An early look at this year's financial disclosures
Most personal financial disclosures by members of Congress won't be released to the public until next month, but some interesting disclosures have already trickled out so far.
Take Norm Coleman. The Republican from Minnesota refuses to concede to challenger Al Franken in his apparent Senate re-election defeat, but his financial disclosure is a concession of sorts. Instead of filing an annual disclosure typical of any member of Congress staying in office, in April he filed a termination report along with all other departing members.
One of the latest filings released was for Sen. Ted Stevens (R-Alaska), who filed his termination report with the Senate this month. As the Associated Press reported today, Stevens disclosed a debt of between $1 million and $5 million in legal fees to Williams and Connolly LLP, the firm that represented Stevens in his corruption case regarding past omissions on disclosure forms. A jury found Stevens guilty last fall before Stevens was defeated in his reelection campaign, but the case was dismissed in April after a judge found prosecutors withheld evidence from the defense.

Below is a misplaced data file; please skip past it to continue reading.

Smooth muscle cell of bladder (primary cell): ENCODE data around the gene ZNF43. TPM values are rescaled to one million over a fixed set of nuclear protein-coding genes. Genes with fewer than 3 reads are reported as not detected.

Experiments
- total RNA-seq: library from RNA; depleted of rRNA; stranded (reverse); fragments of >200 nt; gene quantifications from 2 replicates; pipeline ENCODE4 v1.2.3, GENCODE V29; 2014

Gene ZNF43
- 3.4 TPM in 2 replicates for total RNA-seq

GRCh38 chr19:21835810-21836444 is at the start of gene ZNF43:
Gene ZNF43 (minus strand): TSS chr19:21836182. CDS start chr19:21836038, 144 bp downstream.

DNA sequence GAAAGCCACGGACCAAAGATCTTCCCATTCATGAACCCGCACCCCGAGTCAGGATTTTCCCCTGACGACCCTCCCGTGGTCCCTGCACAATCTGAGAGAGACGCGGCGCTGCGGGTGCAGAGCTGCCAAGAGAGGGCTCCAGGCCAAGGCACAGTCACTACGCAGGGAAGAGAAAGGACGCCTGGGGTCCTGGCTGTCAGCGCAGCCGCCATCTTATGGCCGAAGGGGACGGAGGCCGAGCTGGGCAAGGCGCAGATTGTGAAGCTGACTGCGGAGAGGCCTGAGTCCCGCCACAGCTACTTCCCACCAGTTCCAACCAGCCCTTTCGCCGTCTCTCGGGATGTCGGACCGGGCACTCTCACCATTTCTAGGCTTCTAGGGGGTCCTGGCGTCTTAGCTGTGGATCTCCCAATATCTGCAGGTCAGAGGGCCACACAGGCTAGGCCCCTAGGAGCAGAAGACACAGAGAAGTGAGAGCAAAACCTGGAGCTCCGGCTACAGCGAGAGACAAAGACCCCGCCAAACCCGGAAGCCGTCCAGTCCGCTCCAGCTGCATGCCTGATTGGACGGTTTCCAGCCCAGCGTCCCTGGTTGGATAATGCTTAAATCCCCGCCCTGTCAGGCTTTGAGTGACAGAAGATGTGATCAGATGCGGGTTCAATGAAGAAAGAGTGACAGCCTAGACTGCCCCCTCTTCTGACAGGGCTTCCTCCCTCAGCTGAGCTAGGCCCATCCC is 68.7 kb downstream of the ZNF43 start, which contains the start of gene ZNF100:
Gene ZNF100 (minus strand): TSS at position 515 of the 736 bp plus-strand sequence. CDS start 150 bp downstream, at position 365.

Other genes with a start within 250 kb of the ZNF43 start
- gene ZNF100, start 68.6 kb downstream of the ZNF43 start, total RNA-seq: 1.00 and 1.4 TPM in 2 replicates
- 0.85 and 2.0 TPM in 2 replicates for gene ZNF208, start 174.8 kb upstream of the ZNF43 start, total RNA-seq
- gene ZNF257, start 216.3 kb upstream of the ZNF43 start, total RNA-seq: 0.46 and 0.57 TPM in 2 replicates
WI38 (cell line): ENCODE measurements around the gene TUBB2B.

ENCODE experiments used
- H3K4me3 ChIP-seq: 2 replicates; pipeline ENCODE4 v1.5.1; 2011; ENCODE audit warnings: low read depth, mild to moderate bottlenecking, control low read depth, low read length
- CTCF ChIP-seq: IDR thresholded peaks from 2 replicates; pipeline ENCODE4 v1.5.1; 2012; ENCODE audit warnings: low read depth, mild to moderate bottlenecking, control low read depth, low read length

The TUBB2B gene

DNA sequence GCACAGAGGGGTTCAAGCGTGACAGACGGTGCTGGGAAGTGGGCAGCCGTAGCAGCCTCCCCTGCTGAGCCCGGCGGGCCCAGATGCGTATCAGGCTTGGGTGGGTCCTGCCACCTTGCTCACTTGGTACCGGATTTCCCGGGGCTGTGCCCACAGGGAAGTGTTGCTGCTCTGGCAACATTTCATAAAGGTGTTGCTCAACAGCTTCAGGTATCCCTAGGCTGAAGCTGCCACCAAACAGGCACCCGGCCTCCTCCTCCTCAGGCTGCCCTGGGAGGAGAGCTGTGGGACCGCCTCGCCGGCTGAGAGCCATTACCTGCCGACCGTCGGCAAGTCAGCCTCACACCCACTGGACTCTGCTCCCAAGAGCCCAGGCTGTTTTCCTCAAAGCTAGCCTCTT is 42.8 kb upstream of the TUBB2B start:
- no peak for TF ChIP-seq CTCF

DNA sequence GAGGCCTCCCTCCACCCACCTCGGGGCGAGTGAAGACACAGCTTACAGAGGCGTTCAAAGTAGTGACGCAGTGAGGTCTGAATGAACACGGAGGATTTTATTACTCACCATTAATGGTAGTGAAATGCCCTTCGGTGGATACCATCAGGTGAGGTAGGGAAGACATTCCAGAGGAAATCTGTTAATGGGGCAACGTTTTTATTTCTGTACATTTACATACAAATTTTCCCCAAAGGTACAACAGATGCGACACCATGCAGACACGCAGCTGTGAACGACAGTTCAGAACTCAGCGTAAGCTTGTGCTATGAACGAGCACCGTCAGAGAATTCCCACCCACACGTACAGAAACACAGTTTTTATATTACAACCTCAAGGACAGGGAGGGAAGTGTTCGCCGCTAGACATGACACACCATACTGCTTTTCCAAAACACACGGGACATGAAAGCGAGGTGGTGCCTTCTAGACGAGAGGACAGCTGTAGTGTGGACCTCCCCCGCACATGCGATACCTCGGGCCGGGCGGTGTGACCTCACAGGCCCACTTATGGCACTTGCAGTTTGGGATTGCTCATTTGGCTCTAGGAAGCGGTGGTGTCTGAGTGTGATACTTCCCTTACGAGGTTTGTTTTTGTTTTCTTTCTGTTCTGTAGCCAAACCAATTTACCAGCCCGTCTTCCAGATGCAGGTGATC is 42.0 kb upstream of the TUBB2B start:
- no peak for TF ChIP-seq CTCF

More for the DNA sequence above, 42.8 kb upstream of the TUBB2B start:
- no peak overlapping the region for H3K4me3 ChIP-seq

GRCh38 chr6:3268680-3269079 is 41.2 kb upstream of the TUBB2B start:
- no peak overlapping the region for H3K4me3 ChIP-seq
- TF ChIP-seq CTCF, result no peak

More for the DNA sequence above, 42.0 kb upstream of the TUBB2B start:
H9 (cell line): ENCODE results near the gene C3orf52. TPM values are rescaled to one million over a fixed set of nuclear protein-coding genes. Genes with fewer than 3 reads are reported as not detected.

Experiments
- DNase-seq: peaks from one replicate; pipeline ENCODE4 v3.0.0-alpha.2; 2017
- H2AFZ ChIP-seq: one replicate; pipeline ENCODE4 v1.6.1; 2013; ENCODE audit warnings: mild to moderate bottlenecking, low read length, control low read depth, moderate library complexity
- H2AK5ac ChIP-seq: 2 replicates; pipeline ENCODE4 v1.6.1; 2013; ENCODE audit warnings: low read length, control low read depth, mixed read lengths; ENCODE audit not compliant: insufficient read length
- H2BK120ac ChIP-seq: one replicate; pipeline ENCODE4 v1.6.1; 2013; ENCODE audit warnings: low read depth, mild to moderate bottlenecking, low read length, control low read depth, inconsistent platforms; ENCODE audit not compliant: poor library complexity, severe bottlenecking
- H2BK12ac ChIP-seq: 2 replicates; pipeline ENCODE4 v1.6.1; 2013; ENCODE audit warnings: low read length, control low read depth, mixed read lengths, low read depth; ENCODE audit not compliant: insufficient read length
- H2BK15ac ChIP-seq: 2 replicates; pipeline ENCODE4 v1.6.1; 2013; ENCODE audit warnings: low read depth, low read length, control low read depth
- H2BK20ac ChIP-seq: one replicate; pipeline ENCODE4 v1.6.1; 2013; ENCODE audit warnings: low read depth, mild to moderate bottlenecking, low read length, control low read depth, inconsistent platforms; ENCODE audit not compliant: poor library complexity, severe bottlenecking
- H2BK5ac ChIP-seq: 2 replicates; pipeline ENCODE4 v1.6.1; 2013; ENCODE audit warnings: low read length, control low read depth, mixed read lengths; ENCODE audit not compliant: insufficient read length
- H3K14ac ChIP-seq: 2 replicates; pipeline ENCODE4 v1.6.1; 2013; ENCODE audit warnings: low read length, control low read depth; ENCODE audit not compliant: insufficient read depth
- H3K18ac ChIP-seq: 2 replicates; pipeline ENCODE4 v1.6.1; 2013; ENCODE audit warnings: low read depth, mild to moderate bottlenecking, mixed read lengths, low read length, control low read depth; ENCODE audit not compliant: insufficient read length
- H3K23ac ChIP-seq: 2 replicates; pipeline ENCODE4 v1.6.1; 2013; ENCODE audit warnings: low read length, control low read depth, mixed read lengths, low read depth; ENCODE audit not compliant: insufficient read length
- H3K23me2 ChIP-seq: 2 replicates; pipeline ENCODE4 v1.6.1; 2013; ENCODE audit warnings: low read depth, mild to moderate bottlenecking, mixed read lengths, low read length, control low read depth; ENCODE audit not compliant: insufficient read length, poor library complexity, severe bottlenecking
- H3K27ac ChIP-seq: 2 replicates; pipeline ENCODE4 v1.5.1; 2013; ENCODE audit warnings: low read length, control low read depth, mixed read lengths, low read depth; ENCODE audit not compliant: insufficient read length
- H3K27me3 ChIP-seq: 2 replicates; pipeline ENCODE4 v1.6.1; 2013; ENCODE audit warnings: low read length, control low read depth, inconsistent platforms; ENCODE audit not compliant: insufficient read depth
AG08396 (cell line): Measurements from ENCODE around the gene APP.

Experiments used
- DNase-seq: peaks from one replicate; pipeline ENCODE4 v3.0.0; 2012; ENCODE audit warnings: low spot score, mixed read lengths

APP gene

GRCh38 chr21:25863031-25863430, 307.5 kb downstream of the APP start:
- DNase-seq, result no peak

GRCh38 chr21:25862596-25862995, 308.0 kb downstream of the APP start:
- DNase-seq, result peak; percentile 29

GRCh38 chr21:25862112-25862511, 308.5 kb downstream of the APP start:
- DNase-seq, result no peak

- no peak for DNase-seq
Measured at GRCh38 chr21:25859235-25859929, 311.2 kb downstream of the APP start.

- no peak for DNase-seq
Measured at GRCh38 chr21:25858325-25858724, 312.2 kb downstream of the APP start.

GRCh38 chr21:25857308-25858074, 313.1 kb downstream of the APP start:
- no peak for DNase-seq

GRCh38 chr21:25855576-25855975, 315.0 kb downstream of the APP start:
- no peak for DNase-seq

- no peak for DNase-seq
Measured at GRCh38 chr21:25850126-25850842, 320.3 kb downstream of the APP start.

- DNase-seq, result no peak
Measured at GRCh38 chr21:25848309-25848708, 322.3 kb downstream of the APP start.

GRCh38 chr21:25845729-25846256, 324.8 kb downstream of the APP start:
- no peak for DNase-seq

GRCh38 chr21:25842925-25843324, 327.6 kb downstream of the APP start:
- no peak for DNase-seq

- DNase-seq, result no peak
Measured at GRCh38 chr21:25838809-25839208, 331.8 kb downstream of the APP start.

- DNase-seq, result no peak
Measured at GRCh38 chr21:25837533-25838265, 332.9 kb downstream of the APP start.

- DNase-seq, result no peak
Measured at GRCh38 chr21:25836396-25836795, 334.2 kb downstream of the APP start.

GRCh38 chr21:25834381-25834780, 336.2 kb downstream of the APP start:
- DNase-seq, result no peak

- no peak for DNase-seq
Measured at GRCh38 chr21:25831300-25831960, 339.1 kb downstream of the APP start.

And Barack Obama filed his termination report in March, reflecting his departure from the Senate in November to move across town to the White House. President Obama disclosed that in January he received a $500,000 advance against royalties for an abridged version of his book Dreams From My Father, in addition to receiving nearly $2.5 million in royalties during 2008 for his two books (Dreams and The Audacity of Hope).
Today is the deadline for members of Congress and their top staffers to file personal financial disclosures covering the 2008 calendar year. LegiStorm will be posting the disclosures as soon as they are available.